At Oz Arts Nashville

New Dialect Performs Poignant Double Feature

Six amorphous figures appear on a dark stage as music fades in. The figures split into pairs and slow dance as the lights go up. It’s the kind of slow dance that you see in movies. The kind of movies where it takes an hour, a break up, and a triumph of the will before the two main characters, in a high school gymnasium turned Sadie Hawkins dance floor, realize that they were meant for one another. The girl rests her head on the guy’s chest as they share – if only for a moment- completeness. This is how First Fruit, Rosie Herrera’s new ballet, opens, the only caveat being that each of the characters are covered head-to-toe in Post-It notes.

Photo credit: Tiffany Bessire

Grants from the N.E.A., the Tennessee Arts Commission, Oz Arts, and the Danner Foundation made this world premier possible. In January of 2020 Herrera conducted a week long workshop with 67 participants from across the country. In the weeks following she collaborated with the dancers of New Dialect to create First Fruit; the the first of two works on New Dialect’s program last weekend at Oz Arts Nashville.

Warm and familiar-sounding Spanish music serves as a soundtrack while the neon squares of paper dance from the performers to the floor. Soon enough the stage, which had started black, is littered with bright colors. As layers shed from the dancers, bright street clothes and leotards are revealed. It is difficult, with a work of this nature, to nail down a specific and concrete meaning, but the performance is broken into roughly four main movements. Each scene seems to explore different endings to romantic relationships: heartbreak, drifting apart, abuse, and lasting love (in no particular order). One memorable scene features a female dancer who slowly and methodically rips a fallen post-it note to shreds. A male dancer, on the opposite end of the stage, writhes in agony with each motion. The end of each scene is heralded by the company rushing out and using a cardboard flap to cover a character (or characters) as they lay on the ground.

The integration of the post-it notes as costume, prop, and set is brilliant. The choreography itself is inventive in that it is always subservient to the narrative.  The production runs a full gamut of emotion. It is quirky, sad, strange, beautiful, passionate, and mesmerizing.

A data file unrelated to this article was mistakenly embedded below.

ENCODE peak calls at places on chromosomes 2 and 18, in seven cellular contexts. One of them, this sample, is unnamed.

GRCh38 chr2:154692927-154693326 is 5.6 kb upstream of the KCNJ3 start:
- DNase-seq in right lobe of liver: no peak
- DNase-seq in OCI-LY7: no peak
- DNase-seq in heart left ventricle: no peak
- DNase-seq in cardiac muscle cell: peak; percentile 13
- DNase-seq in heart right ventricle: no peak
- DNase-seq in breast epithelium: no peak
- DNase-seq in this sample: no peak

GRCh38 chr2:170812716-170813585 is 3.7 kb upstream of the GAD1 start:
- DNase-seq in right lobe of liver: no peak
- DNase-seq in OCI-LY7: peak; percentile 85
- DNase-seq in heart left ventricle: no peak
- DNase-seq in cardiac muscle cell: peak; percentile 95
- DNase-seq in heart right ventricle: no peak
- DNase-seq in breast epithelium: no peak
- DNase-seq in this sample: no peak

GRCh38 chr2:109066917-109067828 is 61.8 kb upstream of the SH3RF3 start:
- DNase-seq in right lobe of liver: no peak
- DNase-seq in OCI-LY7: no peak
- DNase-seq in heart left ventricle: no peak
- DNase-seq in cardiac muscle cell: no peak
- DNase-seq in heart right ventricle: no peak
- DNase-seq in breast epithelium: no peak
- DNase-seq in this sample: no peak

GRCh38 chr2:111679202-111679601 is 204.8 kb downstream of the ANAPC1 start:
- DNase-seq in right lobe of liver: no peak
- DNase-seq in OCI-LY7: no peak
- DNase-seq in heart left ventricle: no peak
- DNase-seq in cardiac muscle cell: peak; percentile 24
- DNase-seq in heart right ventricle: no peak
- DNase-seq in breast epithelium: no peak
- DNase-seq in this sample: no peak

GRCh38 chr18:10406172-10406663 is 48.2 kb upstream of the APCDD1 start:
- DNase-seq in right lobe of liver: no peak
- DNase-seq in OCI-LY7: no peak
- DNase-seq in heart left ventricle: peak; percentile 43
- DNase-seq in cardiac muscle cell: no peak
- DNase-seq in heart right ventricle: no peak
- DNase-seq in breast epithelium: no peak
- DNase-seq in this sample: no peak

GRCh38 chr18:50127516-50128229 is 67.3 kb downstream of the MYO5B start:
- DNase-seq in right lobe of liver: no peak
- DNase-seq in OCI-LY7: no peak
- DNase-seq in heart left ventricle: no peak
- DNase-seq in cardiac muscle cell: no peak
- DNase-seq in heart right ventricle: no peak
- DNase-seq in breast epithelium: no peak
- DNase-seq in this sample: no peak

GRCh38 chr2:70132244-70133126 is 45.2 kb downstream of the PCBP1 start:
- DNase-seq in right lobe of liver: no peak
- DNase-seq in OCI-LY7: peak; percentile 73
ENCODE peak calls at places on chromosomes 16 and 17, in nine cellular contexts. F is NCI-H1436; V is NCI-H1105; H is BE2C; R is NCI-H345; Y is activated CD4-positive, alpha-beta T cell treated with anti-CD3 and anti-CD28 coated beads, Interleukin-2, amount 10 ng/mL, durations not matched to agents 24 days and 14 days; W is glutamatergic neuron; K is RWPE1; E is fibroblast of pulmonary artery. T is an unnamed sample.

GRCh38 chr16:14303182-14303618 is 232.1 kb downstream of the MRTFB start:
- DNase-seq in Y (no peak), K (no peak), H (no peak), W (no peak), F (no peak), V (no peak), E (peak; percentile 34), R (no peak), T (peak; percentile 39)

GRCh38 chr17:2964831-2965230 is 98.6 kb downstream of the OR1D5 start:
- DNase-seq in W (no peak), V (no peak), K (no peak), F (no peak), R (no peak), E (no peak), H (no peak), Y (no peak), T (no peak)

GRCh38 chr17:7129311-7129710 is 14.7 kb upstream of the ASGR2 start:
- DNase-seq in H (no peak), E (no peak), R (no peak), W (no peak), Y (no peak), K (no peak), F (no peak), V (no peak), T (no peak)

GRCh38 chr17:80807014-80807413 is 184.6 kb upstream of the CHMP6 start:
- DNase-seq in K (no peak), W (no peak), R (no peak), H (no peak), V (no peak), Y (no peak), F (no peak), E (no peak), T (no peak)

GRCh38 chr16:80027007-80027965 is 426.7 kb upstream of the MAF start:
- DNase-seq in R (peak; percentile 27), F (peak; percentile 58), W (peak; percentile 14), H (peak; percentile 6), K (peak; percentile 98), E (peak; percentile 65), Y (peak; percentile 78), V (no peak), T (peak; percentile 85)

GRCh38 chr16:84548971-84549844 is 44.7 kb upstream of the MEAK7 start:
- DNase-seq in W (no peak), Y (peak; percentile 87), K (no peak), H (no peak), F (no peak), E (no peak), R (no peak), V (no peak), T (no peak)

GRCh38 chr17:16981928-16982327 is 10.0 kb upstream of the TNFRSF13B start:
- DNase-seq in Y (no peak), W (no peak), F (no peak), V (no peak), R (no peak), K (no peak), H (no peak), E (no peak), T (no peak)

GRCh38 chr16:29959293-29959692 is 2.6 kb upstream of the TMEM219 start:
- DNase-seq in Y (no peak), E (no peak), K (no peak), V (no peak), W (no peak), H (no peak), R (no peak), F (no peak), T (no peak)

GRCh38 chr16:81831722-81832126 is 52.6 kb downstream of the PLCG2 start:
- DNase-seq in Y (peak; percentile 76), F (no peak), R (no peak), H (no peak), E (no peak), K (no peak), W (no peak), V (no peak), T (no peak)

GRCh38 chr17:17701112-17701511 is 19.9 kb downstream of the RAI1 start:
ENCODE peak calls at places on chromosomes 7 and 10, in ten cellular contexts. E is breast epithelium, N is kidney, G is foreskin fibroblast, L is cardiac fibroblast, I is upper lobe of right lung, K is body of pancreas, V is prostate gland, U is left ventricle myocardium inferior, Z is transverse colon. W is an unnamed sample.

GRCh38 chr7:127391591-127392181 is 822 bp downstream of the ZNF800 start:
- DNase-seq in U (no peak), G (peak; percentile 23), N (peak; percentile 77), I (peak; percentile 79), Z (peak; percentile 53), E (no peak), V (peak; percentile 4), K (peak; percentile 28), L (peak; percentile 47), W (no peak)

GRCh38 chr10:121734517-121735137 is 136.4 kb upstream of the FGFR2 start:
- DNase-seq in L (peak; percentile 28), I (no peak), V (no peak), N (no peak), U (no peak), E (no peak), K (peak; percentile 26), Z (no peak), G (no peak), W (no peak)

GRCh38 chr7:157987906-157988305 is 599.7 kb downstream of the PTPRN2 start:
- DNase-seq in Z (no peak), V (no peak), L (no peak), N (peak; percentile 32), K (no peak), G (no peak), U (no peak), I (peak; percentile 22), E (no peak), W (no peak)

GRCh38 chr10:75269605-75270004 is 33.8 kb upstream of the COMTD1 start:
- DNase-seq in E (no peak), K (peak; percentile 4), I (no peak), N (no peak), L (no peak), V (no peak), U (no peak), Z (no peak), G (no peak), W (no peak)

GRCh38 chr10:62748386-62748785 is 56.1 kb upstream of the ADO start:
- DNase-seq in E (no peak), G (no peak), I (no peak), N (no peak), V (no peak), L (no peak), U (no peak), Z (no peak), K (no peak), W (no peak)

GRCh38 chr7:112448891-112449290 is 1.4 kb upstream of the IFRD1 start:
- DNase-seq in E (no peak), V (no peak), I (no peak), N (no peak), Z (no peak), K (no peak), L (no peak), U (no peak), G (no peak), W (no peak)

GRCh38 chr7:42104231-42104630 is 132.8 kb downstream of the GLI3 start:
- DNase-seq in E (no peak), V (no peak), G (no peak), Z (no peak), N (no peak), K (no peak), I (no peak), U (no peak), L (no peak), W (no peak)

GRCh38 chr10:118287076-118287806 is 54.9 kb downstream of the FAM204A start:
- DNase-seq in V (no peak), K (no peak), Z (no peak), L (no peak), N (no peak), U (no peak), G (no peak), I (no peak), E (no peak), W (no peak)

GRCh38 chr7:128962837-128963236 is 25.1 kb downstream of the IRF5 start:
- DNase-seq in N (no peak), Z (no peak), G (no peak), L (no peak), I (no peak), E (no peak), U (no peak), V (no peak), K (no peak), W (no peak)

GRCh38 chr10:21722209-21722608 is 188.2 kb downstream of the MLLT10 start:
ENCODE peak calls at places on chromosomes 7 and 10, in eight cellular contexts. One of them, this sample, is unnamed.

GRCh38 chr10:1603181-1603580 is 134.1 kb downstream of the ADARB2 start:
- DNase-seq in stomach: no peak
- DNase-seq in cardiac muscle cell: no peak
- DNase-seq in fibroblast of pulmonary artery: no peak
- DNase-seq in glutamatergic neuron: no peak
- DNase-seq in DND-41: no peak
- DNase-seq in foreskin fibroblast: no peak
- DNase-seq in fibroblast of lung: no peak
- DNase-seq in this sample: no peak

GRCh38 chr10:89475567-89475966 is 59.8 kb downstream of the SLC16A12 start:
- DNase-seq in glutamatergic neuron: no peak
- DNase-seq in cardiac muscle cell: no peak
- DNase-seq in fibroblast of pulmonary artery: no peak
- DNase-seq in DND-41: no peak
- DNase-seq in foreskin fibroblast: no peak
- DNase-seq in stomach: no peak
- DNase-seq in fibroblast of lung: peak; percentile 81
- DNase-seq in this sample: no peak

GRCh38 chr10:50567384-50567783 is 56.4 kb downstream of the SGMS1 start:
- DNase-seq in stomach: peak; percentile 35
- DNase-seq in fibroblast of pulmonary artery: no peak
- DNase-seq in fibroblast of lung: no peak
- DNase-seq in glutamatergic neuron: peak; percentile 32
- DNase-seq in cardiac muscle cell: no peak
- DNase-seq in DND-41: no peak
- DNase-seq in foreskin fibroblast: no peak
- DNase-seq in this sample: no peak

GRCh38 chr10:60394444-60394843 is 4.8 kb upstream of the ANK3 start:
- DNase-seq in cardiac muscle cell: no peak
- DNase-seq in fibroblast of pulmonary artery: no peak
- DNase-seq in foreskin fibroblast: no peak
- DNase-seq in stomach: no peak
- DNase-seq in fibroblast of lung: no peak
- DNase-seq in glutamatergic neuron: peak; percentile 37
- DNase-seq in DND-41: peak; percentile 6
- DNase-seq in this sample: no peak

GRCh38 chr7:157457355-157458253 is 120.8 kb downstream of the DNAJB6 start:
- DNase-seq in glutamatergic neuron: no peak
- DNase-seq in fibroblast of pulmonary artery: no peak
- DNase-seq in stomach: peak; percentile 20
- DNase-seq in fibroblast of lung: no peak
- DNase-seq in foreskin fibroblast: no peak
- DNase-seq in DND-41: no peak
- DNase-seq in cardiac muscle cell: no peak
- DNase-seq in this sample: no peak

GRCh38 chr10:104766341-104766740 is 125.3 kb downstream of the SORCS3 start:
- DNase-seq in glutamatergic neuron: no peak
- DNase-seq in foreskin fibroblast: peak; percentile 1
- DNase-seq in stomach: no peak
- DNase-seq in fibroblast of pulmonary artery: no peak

Photo credit: Tiffany Bessire

The second production of the evening was The Triangle by Nashville Native and founder of New Dialect Banning Bouldin. This work, which played to sold out crowds last year, is a visceral and emotional study on our cultural obsession with overcoming. In a pre-event discussion she described this work’s unique creative process. Bouldin, a sufferer of relapsing-remitting multiple sclerosis, described her first attack as the catalyst for this work. “3 and a half years ago I experienced my first episode of MS. I spent the first 36 years of my life an advancedly coordinated, athletic, professional dancer… I woke up one morning unable to feel my legs. I had tremendous difficulty balancing and walking. It was a very scary time for me. I Remember crying when I was sitting in my car and realized I wasn’t going to be able to drive myself… and having the very reassuring thought that I don’t have to be able to walk and I don’t have to be able to dance to make dances”.

Bouldin’s experience with MS opened a line of questioning which led to the development of 13 short works that she calls “Limitation Etudes.” She describes The Triangle as a natural outgrowth of these ideas. Confinement and constraint play a major role throughout the work. It opens on an ensemble of dancers connected in a maze of straps. As one dancer escapes she does so at the expense of another. At times it is difficult to watch; paralysis is an uncomfortable thought. The dancers found themselves confined to chairs. They are limp and powerless as the hands of others drag them across the stage. They fall and struggle to get up, and that was the most moving part of The Triangle for me. However difficult it was, they never stopped striving to get up. The dance is an artistic statement about our societies’ romanticization of striving that resonates far beyond physical disabilities.

This stint of shows will launch New Dialect into a three year touring initiative of these productions. They were one of five Southeastern dance companies to be selected by SouthArts to participate in the program. These works will continue to have life and meaning in other towns and communities as New Dialect acts as a cultural diplomat for the Music City across the country.

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